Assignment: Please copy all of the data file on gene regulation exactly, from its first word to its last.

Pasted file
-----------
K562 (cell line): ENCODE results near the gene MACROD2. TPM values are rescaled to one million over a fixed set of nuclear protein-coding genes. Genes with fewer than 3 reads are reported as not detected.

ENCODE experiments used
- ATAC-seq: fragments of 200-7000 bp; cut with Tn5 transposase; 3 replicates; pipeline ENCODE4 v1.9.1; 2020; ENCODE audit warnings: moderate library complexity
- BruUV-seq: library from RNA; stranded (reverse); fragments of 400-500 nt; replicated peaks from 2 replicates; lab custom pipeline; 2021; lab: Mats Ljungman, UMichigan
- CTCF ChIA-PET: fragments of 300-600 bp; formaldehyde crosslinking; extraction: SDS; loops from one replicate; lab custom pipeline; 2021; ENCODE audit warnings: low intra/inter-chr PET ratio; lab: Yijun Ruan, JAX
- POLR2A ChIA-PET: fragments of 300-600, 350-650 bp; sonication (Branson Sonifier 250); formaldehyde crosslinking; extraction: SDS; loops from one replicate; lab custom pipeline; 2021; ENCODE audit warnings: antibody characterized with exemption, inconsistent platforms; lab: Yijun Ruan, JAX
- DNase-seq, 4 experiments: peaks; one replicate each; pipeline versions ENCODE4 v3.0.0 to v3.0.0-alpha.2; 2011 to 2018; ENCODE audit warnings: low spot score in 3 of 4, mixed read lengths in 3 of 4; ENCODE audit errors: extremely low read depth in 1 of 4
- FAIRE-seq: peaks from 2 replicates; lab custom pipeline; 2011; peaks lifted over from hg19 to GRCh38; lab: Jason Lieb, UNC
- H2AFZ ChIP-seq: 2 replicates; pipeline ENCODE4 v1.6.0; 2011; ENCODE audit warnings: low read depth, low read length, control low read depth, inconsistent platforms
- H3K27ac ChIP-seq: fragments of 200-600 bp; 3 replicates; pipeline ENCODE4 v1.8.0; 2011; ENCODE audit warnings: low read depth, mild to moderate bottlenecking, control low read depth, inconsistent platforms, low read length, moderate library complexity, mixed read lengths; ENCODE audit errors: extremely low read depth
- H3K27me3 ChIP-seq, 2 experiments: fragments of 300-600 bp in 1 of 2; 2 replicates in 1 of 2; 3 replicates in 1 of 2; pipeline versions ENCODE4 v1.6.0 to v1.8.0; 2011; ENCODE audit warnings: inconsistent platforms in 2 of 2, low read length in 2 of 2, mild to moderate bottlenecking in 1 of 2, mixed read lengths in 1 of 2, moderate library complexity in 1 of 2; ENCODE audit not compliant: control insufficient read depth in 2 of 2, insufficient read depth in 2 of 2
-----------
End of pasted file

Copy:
K562 (cell line): ENCODE results near the gene MACROD2. TPM values are rescaled to one million over a fixed set of nuclear protein-coding genes. Genes with fewer than 3 reads are reported as not detected.

ENCODE experiments used
- ATAC-seq: fragments of 200-7000 bp; cut with Tn5 transposase; 3 replicates; pipeline ENCODE4 v1.9.1; 2020; ENCODE audit warnings: moderate library complexity
- BruUV-seq: library from RNA; stranded (reverse); fragments of 400-500 nt; replicated peaks from 2 replicates; lab custom pipeline; 2021; lab: Mats Ljungman, UMichigan
- CTCF ChIA-PET: fragments of 300-600 bp; formaldehyde crosslinking; extraction: SDS; loops from one replicate; lab custom pipeline; 2021; ENCODE audit warnings: low intra/inter-chr PET ratio; lab: Yijun Ruan, JAX
- POLR2A ChIA-PET: fragments of 300-600, 350-650 bp; sonication (Branson Sonifier 250); formaldehyde crosslinking; extraction: SDS; loops from one replicate; lab custom pipeline; 2021; ENCODE audit warnings: antibody characterized with exemption, inconsistent platforms; lab: Yijun Ruan, JAX
- DNase-seq, 4 experiments: peaks; one replicate each; pipeline versions ENCODE4 v3.0.0 to v3.0.0-alpha.2; 2011 to 2018; ENCODE audit warnings: low spot score in 3 of 4, mixed read lengths in 3 of 4; ENCODE audit errors: extremely low read depth in 1 of 4
- FAIRE-seq: peaks from 2 replicates; lab custom pipeline; 2011; peaks lifted over from hg19 to GRCh38; lab: Jason Lieb, UNC
- H2AFZ ChIP-seq: 2 replicates; pipeline ENCODE4 v1.6.0; 2011; ENCODE audit warnings: low read depth, low read length, control low read depth, inconsistent platforms
- H3K27ac ChIP-seq: fragments of 200-600 bp; 3 replicates; pipeline ENCODE4 v1.8.0; 2011; ENCODE audit warnings: low read depth, mild to moderate bottlenecking, control low read depth, inconsistent platforms, low read length, moderate library complexity, mixed read lengths; ENCODE audit errors: extremely low read depth
- H3K27me3 ChIP-seq, 2 experiments: fragments of 300-600 bp in 1 of 2; 2 replicates in 1 of 2; 3 replicates in 1 of 2; pipeline versions ENCODE4 v1.6.0 to v1.8.0; 2011; ENCODE audit warnings: inconsistent platforms in 2 of 2, low read length in 2 of 2, mild to moderate bottlenecking in 1 of 2, mixed read lengths in 1 of 2, moderate library complexity in 1 of 2; ENCODE audit not compliant: control insufficient read depth in 2 of 2, insufficient read depth in 2 of 2